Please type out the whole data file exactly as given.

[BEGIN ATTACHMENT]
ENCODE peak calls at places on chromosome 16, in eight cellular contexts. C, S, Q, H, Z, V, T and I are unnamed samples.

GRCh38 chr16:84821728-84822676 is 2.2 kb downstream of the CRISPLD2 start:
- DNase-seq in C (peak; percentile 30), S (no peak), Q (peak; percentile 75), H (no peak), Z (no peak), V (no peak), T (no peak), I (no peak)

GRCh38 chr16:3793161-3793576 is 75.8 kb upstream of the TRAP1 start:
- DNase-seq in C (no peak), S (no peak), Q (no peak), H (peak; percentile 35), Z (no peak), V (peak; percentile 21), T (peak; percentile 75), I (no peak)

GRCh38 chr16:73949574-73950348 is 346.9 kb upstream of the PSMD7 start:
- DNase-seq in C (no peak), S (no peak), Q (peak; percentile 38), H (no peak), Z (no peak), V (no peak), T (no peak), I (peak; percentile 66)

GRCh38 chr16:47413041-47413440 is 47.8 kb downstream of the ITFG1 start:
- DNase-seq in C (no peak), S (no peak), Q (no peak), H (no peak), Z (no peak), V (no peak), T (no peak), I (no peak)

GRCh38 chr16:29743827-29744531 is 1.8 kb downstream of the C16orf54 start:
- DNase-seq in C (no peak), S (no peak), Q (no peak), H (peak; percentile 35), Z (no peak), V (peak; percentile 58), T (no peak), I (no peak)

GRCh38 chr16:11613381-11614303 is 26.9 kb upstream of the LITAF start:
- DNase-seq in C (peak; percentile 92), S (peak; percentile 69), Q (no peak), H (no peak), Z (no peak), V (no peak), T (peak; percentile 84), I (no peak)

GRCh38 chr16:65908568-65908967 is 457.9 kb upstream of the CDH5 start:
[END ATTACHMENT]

ENCODE peak calls at places on chromosome 16, in eight cellular contexts. C, S, Q, H, Z, V, T and I are unnamed samples.

GRCh38 chr16:84821728-84822676 is 2.2 kb downstream of the CRISPLD2 start:
- DNase-seq in C (peak; percentile 30), S (no peak), Q (peak; percentile 75), H (no peak), Z (no peak), V (no peak), T (no peak), I (no peak)

GRCh38 chr16:3793161-3793576 is 75.8 kb upstream of the TRAP1 start:
- DNase-seq in C (no peak), S (no peak), Q (no peak), H (peak; percentile 35), Z (no peak), V (peak; percentile 21), T (peak; percentile 75), I (no peak)

GRCh38 chr16:73949574-73950348 is 346.9 kb upstream of the PSMD7 start:
- DNase-seq in C (no peak), S (no peak), Q (peak; percentile 38), H (no peak), Z (no peak), V (no peak), T (no peak), I (peak; percentile 66)

GRCh38 chr16:47413041-47413440 is 47.8 kb downstream of the ITFG1 start:
- DNase-seq in C (no peak), S (no peak), Q (no peak), H (no peak), Z (no peak), V (no peak), T (no peak), I (no peak)

GRCh38 chr16:29743827-29744531 is 1.8 kb downstream of the C16orf54 start:
- DNase-seq in C (no peak), S (no peak), Q (no peak), H (peak; percentile 35), Z (no peak), V (peak; percentile 58), T (no peak), I (no peak)

GRCh38 chr16:11613381-11614303 is 26.9 kb upstream of the LITAF start:
- DNase-seq in C (peak; percentile 92), S (peak; percentile 69), Q (no peak), H (no peak), Z (no peak), V (no peak), T (peak; percentile 84), I (no peak)

GRCh38 chr16:65908568-65908967 is 457.9 kb upstream of the CDH5 start: